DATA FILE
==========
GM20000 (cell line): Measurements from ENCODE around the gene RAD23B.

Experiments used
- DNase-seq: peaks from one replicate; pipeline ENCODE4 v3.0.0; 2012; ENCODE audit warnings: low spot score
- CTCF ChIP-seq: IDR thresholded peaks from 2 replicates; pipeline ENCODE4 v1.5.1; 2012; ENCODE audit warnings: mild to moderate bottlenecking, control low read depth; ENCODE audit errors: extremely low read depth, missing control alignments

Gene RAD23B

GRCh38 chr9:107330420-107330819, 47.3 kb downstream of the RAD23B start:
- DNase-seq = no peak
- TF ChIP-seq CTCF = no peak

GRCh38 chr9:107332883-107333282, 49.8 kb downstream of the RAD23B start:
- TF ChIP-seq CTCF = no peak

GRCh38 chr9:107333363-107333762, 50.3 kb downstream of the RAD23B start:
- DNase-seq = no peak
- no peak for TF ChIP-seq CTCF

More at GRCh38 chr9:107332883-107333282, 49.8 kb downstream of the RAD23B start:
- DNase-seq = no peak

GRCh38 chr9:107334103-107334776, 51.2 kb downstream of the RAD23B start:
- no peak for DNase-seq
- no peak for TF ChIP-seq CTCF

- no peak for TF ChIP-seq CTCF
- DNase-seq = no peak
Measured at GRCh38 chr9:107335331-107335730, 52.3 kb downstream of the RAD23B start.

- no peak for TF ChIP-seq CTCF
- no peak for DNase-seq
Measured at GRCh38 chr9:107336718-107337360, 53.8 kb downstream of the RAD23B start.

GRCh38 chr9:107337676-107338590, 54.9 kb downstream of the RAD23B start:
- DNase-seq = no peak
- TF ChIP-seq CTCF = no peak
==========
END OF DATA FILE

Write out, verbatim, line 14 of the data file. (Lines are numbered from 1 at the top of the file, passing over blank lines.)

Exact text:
More at GRCh38 chr9:107332883-107333282, 49.8 kb downstream of the RAD23B start: